“Each of those working groups oversees multiple subgroups addressing such issues as the Israeli-Palestinian conflict, humanitarian relief, and refugees. For instance, the Defense working group, which is led by Frank Kendall III, a former undersecretary of defense for acquisition, technology, and logistics; Rosa Brooks, a former senior Pentagon advisor who previously wrote a column for Foreign Policy; and Christine Wormuth, a former undersecretary of defense for policy, oversees between 100 and 200 specialists and includes about a half a dozen subgroups focused on the budget and regional commands.

“The Europe team has over 100 people on its roster, according to several people familiar with the matter. It is co-led by three former national security officials in the Obama administration: Julie Smith, who until recently co-edited Foreign Policy’s ‘Shadow Government’ column; Michael Carpenter; and Spencer Boyer.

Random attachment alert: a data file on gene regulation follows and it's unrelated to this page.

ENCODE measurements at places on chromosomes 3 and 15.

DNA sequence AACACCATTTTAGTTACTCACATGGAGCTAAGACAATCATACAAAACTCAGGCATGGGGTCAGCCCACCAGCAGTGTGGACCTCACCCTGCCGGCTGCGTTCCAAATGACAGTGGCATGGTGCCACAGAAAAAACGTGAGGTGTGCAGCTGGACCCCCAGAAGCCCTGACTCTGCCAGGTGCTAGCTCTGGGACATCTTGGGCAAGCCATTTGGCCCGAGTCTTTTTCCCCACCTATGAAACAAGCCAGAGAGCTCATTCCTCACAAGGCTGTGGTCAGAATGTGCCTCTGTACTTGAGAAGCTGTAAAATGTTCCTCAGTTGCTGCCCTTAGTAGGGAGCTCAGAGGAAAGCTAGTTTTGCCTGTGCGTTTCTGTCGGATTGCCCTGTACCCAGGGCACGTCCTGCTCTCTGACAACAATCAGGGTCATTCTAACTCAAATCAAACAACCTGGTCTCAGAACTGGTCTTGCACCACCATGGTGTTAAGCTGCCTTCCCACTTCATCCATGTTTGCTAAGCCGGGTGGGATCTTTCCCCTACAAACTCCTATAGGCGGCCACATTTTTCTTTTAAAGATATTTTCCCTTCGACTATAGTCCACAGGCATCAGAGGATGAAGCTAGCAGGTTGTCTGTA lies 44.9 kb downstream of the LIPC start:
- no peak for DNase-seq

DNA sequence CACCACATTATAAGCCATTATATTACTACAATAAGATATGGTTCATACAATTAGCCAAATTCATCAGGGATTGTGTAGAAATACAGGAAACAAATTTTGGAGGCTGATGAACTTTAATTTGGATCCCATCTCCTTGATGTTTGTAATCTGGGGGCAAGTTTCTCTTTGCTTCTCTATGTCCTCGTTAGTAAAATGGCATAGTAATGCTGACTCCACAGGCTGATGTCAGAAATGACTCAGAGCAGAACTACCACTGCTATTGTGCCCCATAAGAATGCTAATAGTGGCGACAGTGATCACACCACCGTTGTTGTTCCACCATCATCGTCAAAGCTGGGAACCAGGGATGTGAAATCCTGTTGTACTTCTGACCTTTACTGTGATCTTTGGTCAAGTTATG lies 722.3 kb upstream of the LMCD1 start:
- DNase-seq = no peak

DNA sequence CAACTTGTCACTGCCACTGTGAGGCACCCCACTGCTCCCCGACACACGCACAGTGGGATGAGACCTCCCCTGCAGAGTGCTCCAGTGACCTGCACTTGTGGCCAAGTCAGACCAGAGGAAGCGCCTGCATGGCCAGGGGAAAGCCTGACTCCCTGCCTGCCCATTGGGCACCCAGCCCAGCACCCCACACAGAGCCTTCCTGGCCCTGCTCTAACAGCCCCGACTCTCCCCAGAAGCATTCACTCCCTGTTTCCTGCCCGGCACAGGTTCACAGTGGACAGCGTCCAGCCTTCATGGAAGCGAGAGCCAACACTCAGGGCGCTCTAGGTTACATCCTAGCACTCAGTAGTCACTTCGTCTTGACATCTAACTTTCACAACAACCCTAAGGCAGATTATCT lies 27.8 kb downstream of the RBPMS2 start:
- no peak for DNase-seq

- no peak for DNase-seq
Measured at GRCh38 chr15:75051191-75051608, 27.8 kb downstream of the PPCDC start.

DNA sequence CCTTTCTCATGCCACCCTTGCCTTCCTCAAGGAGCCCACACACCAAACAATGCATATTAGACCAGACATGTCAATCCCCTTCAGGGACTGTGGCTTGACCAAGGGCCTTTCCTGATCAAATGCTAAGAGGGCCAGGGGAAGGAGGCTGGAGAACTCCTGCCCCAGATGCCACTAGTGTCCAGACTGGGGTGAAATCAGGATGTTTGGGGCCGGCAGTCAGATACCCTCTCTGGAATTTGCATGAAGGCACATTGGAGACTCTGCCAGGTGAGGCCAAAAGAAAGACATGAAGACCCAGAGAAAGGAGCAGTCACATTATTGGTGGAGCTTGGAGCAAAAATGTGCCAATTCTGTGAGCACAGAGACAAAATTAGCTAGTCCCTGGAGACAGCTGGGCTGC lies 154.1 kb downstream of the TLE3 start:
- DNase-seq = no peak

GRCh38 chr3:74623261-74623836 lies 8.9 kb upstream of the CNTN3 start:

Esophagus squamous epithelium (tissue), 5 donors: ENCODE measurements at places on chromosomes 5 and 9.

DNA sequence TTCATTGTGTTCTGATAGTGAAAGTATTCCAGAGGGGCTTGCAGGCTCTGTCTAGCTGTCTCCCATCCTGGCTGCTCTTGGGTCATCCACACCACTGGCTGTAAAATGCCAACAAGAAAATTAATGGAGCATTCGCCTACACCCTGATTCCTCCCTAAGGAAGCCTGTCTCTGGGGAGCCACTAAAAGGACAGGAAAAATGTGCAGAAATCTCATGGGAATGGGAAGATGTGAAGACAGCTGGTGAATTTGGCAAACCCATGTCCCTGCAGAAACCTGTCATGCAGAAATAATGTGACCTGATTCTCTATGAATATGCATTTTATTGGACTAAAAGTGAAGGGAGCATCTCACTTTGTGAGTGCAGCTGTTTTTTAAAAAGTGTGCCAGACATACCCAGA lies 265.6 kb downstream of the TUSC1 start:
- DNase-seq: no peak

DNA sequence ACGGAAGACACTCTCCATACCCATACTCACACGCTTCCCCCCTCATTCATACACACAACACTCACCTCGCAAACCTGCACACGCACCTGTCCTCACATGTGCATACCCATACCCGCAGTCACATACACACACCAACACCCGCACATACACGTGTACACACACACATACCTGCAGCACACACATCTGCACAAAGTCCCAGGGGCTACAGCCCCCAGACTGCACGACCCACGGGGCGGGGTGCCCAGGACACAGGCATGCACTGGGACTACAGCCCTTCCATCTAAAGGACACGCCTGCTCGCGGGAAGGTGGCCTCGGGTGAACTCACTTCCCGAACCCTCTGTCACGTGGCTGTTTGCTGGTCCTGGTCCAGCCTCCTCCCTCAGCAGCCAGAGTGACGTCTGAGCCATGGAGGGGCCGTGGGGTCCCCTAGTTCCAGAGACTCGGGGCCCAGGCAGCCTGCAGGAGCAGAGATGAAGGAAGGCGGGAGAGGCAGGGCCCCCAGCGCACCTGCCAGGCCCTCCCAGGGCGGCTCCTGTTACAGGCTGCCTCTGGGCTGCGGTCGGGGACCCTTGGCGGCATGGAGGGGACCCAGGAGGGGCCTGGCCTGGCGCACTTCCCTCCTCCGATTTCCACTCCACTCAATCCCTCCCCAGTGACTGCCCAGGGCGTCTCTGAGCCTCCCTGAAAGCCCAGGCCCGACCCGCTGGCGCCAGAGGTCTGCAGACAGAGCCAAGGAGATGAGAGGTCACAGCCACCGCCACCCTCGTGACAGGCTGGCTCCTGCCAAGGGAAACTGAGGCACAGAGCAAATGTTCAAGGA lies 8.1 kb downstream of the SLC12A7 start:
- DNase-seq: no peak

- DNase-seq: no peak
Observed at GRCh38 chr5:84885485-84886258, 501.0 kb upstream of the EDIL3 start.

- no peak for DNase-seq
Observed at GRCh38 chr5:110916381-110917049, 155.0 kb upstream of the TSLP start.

“The ideas and advice are then sent up to a small inner circle of Biden loyalists, including Antony Blinken, Jake Sullivan, Avril Haines, Brian McKeon, and Julie Smith, who are likely to serve as the national security brain trust for a Biden administration. What happens with that advice is a mystery to many of those who supply it, with one official saying it seems like much of the policy initiatives disappear into a black hole.

“ ‘The working groups have no real decision-making authority, but they oversee this massive machinery that is churning stuff out all the time,’ said one official who has interacted with the working groups.”